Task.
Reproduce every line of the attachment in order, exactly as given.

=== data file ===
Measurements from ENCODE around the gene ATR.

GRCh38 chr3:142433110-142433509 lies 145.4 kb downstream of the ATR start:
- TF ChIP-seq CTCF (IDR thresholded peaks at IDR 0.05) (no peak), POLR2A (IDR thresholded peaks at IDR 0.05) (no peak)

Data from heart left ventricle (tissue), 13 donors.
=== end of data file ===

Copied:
Measurements from ENCODE around the gene ATR.

GRCh38 chr3:142433110-142433509 lies 145.4 kb downstream of the ATR start:
- TF ChIP-seq CTCF (IDR thresholded peaks at IDR 0.05) (no peak), POLR2A (IDR thresholded peaks at IDR 0.05) (no peak)

Data from heart left ventricle (tissue), 13 donors.